Further Information

Join For Free

Access to this exclusive content is for Technology Networks Premium members only.

Join Technology Networks Premium for free access to:

  • Exclusive articles
  • Presentations from international conferences
  • Over 4,000+ scientific posters on ePosters
  • More than 5,300+ scientific videos on LabTube
  • 35 community eNewsletters


Sign In



Forgotten your details? Click Here
If you are not a member you can join here

*Please note: By logging into TechnologyNetworks.com you agree to accept the use of cookies. To find out more about the cookies we use and how to delete them, see our privacy policy.

Related Content

Blueprinting Cell Membrane Proteins
Recent breakthrough will make the blueprinting process faster, easier and cheaper, and should have major implications in the field of drug discovery and development.
Monday, June 08, 2015
Scientific News
New Mechanism to Control Human Viral Infections Discovered
Researchers discover long sought after mechanism in human cells that could help treat diseases caused by viruses.
Study Reveals New Role for Hippo Pathway in Suppressing Cancer Immunity
Hippo pathway signaling regulates organ size by moderating cell growth, apoptosis and stem cell renewal, but dysregulation contributes to cancer development.
RNAi Activated in Response to Influenza
Discovery could lead to better ways of combating serious infections, including Ebola and Zika.
Gene Therapy Maintains Clotting Factor for Hemophilia Patients
Following a single gene therapy dose, the highest levels of an essential blood clotting factor IX were observed in hemophilia B patients.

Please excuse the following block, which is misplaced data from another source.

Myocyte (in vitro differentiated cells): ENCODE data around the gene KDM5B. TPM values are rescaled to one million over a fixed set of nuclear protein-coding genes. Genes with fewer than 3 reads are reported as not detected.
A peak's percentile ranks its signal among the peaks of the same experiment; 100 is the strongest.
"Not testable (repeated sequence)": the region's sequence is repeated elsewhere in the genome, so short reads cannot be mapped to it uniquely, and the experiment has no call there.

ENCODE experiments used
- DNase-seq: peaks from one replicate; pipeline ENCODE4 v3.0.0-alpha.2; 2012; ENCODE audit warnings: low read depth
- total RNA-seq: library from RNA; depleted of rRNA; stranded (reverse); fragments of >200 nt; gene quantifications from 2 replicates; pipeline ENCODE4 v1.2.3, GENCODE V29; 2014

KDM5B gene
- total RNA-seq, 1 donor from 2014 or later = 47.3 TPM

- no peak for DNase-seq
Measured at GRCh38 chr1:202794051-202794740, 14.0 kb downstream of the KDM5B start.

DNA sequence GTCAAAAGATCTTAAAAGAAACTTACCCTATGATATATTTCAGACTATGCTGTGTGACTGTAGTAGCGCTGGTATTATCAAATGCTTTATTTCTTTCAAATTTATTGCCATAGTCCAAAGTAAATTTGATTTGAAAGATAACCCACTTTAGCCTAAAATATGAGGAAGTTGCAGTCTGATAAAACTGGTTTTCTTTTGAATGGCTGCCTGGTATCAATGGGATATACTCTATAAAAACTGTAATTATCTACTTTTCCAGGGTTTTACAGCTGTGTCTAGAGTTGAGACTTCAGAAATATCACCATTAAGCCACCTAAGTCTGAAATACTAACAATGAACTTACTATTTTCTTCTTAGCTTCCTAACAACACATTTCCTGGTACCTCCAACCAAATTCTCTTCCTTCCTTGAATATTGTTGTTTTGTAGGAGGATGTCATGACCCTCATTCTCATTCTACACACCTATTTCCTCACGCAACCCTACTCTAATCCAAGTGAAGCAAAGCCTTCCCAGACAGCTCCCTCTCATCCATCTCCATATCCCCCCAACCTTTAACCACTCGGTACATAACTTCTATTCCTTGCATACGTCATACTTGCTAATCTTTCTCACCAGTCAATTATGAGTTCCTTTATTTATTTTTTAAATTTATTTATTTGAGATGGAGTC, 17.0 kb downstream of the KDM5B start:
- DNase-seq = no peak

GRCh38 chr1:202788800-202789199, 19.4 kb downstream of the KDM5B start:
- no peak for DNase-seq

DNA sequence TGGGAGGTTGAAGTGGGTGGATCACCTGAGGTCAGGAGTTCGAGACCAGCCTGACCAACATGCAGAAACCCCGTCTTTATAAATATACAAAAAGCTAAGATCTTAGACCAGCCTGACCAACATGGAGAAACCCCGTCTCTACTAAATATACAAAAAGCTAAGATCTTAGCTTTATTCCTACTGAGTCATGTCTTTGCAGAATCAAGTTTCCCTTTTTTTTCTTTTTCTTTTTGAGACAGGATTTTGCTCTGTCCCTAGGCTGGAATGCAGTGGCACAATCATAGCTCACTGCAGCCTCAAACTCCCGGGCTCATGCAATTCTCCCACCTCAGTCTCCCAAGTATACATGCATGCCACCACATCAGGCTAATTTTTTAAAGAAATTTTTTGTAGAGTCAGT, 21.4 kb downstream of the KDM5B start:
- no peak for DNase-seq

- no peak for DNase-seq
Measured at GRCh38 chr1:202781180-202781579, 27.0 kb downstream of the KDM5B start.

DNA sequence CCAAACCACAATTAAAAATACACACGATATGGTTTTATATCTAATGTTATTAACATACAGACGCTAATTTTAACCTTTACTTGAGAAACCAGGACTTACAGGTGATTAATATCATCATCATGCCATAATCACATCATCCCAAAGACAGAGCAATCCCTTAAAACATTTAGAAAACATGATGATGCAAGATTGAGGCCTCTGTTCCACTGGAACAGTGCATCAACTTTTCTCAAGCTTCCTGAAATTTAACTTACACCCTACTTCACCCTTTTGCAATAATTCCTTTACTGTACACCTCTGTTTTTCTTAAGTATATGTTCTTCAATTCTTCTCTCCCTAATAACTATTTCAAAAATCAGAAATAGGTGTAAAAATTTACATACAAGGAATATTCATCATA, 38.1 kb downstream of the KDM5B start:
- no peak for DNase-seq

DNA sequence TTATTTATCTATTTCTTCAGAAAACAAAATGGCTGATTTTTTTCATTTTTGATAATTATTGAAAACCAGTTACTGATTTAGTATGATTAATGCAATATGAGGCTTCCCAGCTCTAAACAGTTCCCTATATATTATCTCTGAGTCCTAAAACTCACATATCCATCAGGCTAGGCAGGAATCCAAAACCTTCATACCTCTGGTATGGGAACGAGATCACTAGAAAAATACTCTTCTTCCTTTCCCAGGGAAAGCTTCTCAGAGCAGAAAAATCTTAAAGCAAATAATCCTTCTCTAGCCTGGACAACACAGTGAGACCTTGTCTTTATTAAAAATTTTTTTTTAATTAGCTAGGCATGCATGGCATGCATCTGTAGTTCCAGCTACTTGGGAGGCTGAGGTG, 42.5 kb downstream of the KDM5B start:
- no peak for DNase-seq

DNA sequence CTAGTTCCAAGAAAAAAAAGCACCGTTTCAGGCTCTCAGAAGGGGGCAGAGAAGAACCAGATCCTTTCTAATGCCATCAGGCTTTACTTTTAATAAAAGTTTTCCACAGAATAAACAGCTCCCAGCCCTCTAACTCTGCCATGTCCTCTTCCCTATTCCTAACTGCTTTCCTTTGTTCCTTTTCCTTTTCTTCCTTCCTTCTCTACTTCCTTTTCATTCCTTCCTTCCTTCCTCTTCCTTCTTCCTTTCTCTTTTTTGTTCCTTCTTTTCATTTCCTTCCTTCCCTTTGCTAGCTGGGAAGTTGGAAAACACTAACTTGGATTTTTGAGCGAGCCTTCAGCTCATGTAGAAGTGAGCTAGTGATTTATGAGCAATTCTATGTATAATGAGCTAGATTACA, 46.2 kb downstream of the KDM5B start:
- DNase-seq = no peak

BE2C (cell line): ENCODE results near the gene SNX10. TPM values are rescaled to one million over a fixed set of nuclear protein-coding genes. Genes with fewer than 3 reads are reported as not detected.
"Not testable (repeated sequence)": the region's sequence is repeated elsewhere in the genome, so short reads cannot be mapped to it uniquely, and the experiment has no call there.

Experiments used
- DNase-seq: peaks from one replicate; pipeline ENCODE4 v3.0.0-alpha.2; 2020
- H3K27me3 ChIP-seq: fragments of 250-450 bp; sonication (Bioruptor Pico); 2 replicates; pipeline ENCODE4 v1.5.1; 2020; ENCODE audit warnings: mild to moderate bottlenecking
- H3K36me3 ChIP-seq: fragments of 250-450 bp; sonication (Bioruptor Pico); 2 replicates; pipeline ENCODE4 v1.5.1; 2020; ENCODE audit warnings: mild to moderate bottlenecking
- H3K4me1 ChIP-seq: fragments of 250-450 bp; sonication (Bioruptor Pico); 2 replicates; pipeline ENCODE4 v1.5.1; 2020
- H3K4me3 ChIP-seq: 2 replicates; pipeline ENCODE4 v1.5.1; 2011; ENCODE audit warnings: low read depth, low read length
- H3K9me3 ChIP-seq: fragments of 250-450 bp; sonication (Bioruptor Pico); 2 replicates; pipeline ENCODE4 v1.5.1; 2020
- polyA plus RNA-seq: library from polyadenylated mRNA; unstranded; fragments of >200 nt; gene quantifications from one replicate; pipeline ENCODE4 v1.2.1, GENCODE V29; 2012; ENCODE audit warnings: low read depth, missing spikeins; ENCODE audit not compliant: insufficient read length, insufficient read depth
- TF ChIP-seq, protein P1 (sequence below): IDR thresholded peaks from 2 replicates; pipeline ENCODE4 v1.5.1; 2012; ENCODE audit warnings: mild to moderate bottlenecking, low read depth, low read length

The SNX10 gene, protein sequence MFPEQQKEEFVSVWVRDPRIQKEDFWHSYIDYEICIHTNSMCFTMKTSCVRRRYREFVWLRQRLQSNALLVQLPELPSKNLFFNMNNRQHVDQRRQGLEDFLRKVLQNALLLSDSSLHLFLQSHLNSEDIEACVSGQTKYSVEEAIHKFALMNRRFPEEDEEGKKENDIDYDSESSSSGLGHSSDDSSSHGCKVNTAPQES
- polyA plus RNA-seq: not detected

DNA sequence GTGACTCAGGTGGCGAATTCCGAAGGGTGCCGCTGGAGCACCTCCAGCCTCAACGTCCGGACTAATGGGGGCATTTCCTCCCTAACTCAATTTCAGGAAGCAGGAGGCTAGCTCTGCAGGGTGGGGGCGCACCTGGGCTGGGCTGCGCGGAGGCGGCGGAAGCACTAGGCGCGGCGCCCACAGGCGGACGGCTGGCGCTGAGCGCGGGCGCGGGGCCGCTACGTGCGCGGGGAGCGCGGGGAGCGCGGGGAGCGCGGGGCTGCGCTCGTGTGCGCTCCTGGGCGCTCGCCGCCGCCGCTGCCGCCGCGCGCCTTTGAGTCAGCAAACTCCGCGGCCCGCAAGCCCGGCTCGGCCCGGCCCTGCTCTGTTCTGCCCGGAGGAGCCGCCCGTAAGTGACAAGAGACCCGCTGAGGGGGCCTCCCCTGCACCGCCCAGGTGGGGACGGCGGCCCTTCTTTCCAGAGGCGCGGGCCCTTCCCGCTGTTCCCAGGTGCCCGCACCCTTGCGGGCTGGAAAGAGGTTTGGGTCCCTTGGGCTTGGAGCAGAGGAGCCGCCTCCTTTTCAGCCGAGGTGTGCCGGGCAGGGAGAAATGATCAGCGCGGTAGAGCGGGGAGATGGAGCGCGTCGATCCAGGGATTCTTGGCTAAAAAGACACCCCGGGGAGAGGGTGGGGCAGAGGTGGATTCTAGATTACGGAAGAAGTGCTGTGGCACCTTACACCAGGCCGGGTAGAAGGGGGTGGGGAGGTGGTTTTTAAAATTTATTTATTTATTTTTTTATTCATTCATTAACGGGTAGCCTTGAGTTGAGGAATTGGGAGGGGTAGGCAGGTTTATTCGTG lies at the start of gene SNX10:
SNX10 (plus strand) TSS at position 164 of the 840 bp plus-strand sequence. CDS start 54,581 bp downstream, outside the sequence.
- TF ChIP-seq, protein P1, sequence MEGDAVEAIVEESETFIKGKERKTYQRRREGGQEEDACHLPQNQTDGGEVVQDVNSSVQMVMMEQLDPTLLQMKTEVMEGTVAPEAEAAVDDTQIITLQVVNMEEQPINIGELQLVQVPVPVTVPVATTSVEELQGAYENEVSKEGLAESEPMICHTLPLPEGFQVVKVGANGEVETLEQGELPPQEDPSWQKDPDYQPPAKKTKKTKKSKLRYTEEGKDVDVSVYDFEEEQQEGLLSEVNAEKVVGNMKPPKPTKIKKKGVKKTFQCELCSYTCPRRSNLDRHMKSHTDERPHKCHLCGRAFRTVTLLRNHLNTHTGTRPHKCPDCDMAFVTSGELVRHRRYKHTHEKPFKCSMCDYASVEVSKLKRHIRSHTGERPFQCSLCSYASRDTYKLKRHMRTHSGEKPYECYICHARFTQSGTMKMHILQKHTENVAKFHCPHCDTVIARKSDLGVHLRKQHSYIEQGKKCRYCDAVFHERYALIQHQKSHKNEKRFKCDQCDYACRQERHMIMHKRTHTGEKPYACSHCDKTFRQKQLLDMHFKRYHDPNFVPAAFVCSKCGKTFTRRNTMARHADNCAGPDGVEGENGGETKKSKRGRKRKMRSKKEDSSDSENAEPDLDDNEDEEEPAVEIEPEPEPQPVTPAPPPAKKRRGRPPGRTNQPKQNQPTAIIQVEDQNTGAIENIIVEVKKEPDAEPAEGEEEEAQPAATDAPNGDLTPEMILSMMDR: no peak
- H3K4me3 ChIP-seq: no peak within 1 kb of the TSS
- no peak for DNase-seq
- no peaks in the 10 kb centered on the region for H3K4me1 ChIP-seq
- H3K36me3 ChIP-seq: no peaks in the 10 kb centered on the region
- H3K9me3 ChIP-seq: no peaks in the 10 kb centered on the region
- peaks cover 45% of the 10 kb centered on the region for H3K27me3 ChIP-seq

Transporting Microscopic Cargo Between Human Cells
Scientists have developed a virus-inspired delivery system for material transport between cells.
Improving Drug Production with Computer Model
A model has been developed that can be used to improve and accelerate the production of biotherapeutics, cancer drugs, and vaccines.
Turning Off Asthma Attacks
Researchers discover a critical cellular “off” switch for the inflammatory immune response that causes asthma attacks.
New Strategy May Drop Cancer’s Guard
Scientists eye ways to deconstruct tumors’ protective wall with current diabetes drug.
Scientists Identify Unique Genomic Features in Testicular Cancer
The findings may shed light on factors in other cancers that influence their sensitivity to chemotherapy.
Smart Patch Releases Blood Thinners When Needed
Researchers have developed a smart patch that activelly monitors a patient's blood and releases blood thinning drugs when necessary.
SELECTBIO

SELECTBIO Market Reports
Go to LabTube
Go to eposters
 
Access to the latest scientific news
Exclusive articles
Upload and share your posters on ePosters
Latest presentations and webinars
View a library of 1,800+ scientific and medical posters
4,000+ scientific and medical posters
A library of 2,500+ scientific videos on LabTube
5,300+ scientific videos
Close
Premium CrownJOIN TECHNOLOGY NETWORKS PREMIUM FOR FREE!